Demystifying the GMAT: Who Owns Validity?
By Lawrence M. Rudner
In order to remain relevant and useful, testing programs must periodically update their tests to match shifts in student populations and school curricula. One might think that because the publishers are offering a product, the responsibility for updates rests entirely on them. Publishers conduct studies to assure new content is appropriate. But the truth is, motivated test takers are needed to properly evaluate individual questions and the validity of an updated instrument. Motivated users of the exams results — mostly admissions personnel — are also key players in the validity drama. Recent discussion among schools and blogs and test prep organizations suggesting that a “serious” use of a new section in admissions is easily postponed, does a disservice to test takers, test publishers, and to schools themselves because the longer it takes to get good data, the longer it will take to confirm the test’s validity and to solidify its use as a reliable admissions tool.
There are two basic models for updating a test:
The first, massively redesigning a test to give it new content and new scales, assures motivated test takers. But it is disruptive; both test takers and schools that use the results must adjust to a whole new test and a new score scale. A potential drawback is that the validity and reliability of the old test may not hold with the new one.
The other approach, making an incremental change while keeping parts of the test the same, is minimally disruptive to users and test takers. ACT did that by adding an essay section while keeping the rest of the test the same. The Graduate Management Admission Council recently did that with the new GMAT Integrated Reasoning section.
For most of the test, users can still rely on scales that they know and that have documented validity and reliability. Test takers will be familiar with most of the material, meaning proven methods for doing one’s best on the exam continue to hold. This allows test takers to continue to demonstrate their skills in ways schools can understand and are already proficient at using in the admissions process. But even incremental changes involve risk with the new section. If test takers are given the wrong message — even unintentionally — motivation can become a major issue and a major deterrent to what we are all looking for, proven validity.
New tests, whether they are a complete overhaul or a new section, are typically developed after years of research. Textbooks are examined and surveys conducted in order to identify potential content. Various item structures and measurement models are explored in order to identify what does a good job of measurement and what is scalable. Questions are piloted to gather data to assure that the items are measuring as intended and are free of bias. New forms are developed and equated to assure that results are always comparable. But all of this only helps assure content validity — that the test questions address the desired content. These steps do not address whether a test will predict well. They do not even assure that individual questions will work out in the field. To do that, the test must be “live,” and test takers must be challenged to do their very best.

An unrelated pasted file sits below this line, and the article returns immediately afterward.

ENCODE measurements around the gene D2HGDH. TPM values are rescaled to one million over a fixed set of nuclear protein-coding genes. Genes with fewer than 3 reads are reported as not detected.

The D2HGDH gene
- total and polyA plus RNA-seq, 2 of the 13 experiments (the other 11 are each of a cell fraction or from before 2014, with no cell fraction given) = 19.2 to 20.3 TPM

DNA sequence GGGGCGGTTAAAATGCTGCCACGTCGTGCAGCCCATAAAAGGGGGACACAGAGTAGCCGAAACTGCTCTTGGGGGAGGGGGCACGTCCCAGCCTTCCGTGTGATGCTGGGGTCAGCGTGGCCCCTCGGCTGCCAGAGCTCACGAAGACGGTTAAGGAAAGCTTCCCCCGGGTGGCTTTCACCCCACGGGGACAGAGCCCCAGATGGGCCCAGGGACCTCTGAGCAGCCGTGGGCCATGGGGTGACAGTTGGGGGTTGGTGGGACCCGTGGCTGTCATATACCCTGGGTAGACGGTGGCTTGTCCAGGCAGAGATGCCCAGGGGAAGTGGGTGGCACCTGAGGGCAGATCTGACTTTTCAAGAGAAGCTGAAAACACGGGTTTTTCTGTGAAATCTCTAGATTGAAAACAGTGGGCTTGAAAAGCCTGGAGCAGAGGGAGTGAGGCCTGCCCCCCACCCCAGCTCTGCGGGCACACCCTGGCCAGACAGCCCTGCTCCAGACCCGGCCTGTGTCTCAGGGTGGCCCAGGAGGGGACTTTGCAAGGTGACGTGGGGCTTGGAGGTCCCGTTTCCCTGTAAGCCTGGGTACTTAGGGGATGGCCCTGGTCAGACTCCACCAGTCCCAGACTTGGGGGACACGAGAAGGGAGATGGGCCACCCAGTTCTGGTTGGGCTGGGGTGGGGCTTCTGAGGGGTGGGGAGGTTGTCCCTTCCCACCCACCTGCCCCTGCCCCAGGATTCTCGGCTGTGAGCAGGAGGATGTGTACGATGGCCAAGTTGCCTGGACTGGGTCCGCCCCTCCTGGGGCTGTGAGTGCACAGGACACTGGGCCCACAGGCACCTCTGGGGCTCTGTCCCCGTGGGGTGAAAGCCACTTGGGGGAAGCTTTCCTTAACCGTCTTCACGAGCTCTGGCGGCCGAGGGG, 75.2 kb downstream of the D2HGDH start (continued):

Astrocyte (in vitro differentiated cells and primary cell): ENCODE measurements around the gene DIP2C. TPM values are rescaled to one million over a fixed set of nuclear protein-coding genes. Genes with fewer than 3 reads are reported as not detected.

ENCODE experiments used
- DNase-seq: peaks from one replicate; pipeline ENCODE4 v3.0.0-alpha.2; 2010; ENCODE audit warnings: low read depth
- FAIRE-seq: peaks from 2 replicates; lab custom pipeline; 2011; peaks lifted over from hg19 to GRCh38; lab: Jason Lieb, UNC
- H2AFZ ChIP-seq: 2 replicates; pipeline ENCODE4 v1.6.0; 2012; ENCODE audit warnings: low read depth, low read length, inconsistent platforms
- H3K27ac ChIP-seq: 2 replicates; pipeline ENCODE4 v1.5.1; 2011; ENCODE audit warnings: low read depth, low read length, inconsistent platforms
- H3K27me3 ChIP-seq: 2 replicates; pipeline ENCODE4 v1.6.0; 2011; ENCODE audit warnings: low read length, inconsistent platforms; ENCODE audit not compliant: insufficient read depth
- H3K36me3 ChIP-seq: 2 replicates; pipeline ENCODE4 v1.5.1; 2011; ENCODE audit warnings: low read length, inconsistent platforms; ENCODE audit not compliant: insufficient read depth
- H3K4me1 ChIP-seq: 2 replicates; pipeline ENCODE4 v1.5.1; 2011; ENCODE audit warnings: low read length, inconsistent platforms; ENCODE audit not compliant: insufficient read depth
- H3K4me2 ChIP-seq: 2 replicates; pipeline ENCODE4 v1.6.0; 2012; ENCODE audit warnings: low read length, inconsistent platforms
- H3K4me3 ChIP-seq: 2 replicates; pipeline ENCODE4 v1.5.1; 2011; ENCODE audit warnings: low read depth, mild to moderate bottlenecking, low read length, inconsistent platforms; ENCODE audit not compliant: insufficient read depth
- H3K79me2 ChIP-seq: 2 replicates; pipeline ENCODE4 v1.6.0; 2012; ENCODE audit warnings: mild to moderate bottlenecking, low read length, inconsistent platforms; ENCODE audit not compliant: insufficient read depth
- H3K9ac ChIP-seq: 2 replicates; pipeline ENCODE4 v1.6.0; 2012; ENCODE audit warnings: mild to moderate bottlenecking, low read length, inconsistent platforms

Admissions personnel shouldn’t give too much weight to any test or section until it has been demonstrated to be relevant and to work well for them. Proven data are clearly better than data that are unknown. But this is not the same as telling test takers that they will be ignoring a new test or section. And to say so is simply irresponsible. It is hard to imagine that anyone will ignore readily available objective data, no matter how unproven. If two applicants look almost identical and one has a better score on a new section, who do you think will be preferred? The test taker who did not blow off the section will be less likely to blow off a course.
It is in everyone’s interest for test takers to make some effort. Admissions personnel will obtain a realistic view of how well the new test or section works in their program. Test takers have the opportunity to demonstrate their abilities. The test taker who makes no effort when even one competitor might is clearly a fool. Test publishers obtain quality data to improve their product. Thus, when a new test or section is introduced, it is in everyone’s interest to be realistic. While the new material will be studied, test takers should be told to take the section seriously.
Lawrence M. Rudner, PhD, MBA, is vice president of research and development and chief psychometrician for the Graduate Management Admission Council.
© 2012 Graduate Management Admission Council. All rights reserved. This article may be reproduced in its entirety without edits with attribution to the Graduate Management Admission Council.